I recently decided that I was going to attend a concert by myself. I have literally been waiting almost ten years to see Kelly Clarkson live and I jumped at the chance to finally see her! I couldn’t find anyone to go with me because none of my friends are big fans of hers – turns out I’m the only who never really grew out of my preteen music tastes. Since I’d be going to the concert to see Kelly and not my friends, I decided I might as well go. I’d rather go alone than risk regretting not seeing the concert at all.
When I told my friends about my plan they said it would be weird if I went to a concert all by myself. Who does anything alone nowadays? This sparked a conversation about what is socially acceptable to do by yourself. The majority of my friends agreed that doing things like eating at a restaurant, going to the movies, or even going to the museum by yourself is strange. But, I don’t see why we look at it that way.
In the modern day of social media and the iPhone, it seems like we’re in constant communication with each other. There is always someone to text or tweet to. Having a healthy social life is important, but so is being able to do things on your own.
The nine-year age difference between my younger sister and I meant that, for the most part, I learned how to entertain myself as a child. I learned to be very independent and thrive on my own imagination. But, I never thought of my childhood as particularly lonely. I had friends at school and in the neighborhood who I would play with. But I was able to learn the importance of just doing things on my own and learning to be happy that way.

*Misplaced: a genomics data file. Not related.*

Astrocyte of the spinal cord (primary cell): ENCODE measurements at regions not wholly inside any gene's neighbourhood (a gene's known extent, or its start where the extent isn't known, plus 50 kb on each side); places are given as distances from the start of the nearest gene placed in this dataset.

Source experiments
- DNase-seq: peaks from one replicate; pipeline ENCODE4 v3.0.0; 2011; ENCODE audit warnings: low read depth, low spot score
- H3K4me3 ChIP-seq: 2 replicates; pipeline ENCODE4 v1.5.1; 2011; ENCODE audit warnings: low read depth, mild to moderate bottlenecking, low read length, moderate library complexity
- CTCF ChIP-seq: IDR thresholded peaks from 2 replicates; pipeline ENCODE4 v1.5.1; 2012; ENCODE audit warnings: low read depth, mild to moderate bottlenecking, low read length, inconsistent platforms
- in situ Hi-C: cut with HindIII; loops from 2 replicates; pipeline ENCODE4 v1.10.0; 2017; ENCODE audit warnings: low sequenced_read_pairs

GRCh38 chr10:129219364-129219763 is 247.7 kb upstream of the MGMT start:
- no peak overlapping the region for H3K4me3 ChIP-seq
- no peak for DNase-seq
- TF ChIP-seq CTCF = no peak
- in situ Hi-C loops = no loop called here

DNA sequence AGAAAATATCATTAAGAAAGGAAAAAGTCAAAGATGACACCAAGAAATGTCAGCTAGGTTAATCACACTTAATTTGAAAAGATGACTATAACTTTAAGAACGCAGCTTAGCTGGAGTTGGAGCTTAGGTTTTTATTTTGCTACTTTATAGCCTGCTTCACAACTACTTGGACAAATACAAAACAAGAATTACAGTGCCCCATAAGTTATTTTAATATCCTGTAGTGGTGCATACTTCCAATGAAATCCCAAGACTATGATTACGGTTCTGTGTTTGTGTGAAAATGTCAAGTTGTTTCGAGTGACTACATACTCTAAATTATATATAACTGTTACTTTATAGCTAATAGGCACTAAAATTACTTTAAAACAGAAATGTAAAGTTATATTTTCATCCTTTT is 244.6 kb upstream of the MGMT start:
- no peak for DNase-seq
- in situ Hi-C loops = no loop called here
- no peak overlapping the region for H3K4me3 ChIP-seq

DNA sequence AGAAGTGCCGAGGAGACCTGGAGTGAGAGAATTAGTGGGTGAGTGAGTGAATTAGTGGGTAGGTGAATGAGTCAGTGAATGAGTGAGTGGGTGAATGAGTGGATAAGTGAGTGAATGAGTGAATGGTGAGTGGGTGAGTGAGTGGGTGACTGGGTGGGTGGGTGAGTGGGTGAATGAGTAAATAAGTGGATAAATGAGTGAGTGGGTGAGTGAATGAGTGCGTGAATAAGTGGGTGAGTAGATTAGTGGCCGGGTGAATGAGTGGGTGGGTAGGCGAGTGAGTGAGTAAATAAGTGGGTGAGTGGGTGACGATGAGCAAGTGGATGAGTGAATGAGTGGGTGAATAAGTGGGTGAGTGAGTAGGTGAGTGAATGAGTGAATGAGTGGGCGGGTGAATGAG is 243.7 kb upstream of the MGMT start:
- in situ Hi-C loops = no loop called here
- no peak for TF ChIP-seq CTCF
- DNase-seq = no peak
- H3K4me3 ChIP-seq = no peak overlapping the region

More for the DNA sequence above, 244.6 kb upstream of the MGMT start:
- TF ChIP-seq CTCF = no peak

When I moved into a dorm during my first year of college, it suddenly felt like I had 150 brothers and sisters. I quickly developed close friendships with people who only lived a couple steps away from me. Suddenly, I was always doing things with someone else. Things like studying at the library, eating dinner, or even just doing laundry were done with someone by my side. I grew dependent on having other people around me.
One of the reasons I moved into an apartment without roommates this year was so I could have a space to do things by myself. Even though I loved having people around me, I missed the freedom of doing things by myself. I enjoy having independence and being able to be happy doing things on my own. I didn’t want to get too dependent on having others to always do things with because, in the real world, that’s just not realistic. We cannot always rely on the companionship of other people to make us happy. Sometimes, we have to learn to just be happy with ourselves.
There is so much value in doing things on your own. Our generation, in particular, seems to have forgotten this. Learning to value doing things by yourself allows you to step away from the busyness of everyday life. It allows you to focus on you for a change. You can reflect on all the chaos going on with a fresh, clear perspective. It allows you to take time to think about what you want and what makes you happy. Alone time allows you to regenerate. Spending time with people – although it can be refreshing in itself – does require a lot of energy on your part. Alone time allows you to focus all that energy on yourself, which is something you need to do every once in a while. If you don’t take time for yourself, then you’ll never be able to perform your best.
Doing things on your own allows you to cultivate your independence. It is never good to have to rely on other people for your happiness. In the long run, it can actually hinder your own happiness. I know I would regret not going to the concert just because I was scared to do it alone. You can’t live your life waiting for other people to join you; you have to go out there and do things on your own terms and people will eventually follow.
There are so many things that you can do on your own. It doesn’t necessarily mean you need to spend the entire day binge-watching Netflix (although that is always a viable option). Doing something alone can simply mean going and exploring the city you live in. Go to that art museum none of your friends are interested in or try some retail therapy. Treat yourself to a fancy dinner at an upscale restaurant and people watch or take a book and head to your local café.
Don’t wait for others to begin living your life. I know I’m not.